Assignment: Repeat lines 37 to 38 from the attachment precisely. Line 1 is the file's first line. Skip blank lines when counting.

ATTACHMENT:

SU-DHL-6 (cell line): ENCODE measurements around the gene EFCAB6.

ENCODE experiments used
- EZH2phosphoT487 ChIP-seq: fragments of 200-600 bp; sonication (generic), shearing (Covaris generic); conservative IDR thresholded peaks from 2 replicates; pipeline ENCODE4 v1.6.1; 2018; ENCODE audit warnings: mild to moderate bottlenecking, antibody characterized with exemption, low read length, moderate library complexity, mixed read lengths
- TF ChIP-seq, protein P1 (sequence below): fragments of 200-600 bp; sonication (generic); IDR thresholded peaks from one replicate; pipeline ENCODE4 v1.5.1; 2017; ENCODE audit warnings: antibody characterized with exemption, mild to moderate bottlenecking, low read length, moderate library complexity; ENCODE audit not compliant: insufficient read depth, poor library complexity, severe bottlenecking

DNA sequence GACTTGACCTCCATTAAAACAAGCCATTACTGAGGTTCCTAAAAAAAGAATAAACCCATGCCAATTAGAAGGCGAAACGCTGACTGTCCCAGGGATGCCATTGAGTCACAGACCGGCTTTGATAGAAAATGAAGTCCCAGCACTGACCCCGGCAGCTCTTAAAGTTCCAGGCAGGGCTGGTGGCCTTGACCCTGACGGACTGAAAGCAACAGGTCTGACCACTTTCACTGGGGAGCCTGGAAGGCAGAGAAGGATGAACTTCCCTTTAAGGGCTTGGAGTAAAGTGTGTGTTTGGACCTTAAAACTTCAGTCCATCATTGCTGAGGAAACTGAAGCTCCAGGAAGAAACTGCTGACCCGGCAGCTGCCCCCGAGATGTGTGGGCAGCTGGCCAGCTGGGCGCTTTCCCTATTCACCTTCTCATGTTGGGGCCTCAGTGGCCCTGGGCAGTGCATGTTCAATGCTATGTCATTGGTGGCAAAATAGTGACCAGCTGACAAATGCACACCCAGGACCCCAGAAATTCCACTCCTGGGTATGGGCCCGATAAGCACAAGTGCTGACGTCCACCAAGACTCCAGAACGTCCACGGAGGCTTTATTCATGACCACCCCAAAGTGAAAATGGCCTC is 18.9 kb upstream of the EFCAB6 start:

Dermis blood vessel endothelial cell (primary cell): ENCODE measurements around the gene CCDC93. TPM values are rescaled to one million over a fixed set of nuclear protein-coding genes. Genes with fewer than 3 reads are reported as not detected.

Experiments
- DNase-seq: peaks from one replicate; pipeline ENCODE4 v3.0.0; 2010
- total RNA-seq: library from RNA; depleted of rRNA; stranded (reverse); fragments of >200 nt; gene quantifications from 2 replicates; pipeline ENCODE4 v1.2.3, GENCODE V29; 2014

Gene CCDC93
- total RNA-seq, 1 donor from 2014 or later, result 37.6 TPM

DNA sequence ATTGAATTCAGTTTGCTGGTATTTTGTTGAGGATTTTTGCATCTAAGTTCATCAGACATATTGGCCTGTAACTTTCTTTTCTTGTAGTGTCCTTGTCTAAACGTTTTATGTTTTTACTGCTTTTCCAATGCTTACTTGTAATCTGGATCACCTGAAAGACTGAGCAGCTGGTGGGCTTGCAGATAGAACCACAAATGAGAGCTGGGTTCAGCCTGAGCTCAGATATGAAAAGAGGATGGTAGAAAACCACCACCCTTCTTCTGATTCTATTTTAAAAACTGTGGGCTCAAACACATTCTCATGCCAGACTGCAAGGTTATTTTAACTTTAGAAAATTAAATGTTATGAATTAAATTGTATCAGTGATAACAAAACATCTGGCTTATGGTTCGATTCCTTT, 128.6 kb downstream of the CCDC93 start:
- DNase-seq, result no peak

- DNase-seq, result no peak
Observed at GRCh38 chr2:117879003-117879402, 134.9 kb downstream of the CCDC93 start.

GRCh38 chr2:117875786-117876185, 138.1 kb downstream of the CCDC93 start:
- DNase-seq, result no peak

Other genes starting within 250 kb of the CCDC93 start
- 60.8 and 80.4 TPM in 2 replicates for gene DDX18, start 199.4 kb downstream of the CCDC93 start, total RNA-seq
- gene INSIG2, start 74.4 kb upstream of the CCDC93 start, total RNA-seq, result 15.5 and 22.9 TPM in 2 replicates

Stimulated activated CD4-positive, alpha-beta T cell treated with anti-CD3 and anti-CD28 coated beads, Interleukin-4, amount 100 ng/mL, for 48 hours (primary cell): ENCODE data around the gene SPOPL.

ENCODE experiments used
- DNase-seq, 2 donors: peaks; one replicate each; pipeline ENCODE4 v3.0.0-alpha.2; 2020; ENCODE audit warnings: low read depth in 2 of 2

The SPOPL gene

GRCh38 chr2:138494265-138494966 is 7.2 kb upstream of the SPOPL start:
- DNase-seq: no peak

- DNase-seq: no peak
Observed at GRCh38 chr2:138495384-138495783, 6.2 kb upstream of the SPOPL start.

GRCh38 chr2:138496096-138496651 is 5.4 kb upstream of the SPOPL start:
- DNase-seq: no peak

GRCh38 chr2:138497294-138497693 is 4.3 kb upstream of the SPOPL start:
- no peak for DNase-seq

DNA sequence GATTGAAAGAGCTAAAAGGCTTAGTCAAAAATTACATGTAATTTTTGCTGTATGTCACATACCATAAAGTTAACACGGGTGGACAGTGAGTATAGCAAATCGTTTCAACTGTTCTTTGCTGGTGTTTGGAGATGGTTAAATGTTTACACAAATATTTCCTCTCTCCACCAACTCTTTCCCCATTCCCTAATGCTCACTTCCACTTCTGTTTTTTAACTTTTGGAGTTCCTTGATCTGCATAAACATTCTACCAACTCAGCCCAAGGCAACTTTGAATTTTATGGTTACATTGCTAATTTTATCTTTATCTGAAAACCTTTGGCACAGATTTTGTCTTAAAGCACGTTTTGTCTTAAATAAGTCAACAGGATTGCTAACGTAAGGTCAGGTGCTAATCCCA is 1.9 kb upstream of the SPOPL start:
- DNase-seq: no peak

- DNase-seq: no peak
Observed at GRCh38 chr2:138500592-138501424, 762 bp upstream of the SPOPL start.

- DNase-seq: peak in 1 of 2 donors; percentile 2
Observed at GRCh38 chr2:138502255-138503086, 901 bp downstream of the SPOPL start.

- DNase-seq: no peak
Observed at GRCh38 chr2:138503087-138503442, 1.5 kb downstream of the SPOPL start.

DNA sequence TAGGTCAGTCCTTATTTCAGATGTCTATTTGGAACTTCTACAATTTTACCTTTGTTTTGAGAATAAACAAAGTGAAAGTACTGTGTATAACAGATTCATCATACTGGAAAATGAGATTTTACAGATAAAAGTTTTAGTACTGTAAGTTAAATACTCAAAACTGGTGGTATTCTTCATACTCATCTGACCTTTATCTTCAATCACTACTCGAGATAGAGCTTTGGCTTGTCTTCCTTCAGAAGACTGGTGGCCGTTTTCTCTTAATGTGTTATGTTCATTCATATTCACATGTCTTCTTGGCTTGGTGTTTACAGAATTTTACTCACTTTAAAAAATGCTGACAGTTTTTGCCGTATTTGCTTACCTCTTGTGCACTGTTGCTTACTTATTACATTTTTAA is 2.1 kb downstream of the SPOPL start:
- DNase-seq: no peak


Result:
- DNase-seq: peak in 1 of 2 donors; percentile 2
Observed at GRCh38 chr2:138502255-138503086, 901 bp downstream of the SPOPL start.